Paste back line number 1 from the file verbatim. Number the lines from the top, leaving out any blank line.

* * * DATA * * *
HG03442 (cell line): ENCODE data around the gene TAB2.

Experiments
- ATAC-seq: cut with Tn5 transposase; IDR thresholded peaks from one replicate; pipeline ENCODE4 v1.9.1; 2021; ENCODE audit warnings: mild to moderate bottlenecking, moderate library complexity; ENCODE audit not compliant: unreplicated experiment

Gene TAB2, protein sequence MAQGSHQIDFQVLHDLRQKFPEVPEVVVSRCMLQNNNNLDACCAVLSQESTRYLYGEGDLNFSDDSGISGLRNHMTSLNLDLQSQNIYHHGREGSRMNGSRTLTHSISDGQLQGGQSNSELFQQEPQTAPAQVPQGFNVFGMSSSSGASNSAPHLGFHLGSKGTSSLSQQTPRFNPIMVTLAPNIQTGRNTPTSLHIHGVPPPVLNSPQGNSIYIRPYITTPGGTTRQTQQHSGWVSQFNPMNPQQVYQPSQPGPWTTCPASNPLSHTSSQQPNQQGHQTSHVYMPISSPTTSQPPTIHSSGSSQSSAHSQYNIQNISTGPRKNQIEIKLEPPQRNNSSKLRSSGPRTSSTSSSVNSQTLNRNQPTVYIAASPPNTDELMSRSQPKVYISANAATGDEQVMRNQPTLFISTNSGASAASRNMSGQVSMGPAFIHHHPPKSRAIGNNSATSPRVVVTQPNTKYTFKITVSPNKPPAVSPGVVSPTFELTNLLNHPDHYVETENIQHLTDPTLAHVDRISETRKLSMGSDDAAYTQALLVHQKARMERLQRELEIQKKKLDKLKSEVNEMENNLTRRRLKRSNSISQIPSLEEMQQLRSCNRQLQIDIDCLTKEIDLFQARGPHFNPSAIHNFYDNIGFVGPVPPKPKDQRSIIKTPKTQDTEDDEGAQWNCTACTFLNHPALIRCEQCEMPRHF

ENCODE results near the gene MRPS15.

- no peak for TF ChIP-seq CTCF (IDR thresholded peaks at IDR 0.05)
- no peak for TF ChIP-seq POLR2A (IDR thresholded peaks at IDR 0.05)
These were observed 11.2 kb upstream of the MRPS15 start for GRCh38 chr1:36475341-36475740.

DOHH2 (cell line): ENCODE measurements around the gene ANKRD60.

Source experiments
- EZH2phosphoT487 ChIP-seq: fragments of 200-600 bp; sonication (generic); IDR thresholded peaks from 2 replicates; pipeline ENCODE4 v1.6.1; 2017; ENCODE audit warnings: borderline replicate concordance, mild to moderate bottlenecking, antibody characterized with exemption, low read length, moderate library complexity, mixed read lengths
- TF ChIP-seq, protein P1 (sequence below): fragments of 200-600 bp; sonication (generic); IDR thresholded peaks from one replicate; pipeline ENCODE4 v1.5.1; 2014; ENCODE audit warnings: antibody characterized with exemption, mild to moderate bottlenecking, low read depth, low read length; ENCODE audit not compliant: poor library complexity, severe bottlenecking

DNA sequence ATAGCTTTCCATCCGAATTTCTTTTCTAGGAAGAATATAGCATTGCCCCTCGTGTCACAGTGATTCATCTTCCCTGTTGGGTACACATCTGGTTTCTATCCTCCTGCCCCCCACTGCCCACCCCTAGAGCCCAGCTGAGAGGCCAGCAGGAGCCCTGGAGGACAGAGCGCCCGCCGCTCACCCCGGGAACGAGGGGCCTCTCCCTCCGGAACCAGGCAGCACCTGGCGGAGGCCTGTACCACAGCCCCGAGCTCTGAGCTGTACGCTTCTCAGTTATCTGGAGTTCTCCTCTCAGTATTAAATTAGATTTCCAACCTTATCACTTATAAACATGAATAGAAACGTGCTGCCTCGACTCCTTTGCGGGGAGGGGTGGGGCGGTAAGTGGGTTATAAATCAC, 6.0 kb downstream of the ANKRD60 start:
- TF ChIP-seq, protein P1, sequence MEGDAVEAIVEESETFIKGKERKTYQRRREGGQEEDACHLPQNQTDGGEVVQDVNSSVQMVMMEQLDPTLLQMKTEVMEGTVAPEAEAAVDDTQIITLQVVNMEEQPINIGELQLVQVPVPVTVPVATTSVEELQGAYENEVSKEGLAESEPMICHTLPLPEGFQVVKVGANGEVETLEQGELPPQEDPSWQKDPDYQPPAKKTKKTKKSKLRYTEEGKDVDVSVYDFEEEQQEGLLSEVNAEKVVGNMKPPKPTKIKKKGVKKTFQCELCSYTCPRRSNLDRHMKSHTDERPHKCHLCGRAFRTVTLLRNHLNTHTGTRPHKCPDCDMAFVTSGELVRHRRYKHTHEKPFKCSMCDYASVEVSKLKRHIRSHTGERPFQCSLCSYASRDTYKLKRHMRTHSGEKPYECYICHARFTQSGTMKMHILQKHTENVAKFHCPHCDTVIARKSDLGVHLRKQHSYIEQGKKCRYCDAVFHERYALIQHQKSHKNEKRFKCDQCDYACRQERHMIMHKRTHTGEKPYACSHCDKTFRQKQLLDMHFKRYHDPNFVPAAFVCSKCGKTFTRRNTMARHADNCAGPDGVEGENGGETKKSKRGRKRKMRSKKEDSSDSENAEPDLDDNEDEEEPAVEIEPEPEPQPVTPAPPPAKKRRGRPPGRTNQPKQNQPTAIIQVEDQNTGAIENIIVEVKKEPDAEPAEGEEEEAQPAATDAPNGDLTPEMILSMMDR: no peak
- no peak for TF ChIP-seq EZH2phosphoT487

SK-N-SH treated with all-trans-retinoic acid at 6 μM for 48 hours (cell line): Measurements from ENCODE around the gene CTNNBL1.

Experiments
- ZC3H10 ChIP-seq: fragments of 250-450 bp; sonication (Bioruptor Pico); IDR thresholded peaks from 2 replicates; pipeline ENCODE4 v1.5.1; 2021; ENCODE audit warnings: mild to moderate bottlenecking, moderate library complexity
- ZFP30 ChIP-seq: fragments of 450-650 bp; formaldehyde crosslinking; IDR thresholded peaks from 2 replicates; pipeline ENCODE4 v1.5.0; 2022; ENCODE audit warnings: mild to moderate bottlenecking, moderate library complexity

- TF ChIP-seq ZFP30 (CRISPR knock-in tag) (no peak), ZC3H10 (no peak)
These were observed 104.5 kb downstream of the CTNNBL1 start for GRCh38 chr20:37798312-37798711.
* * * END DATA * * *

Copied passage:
HG03442 (cell line): ENCODE data around the gene TAB2.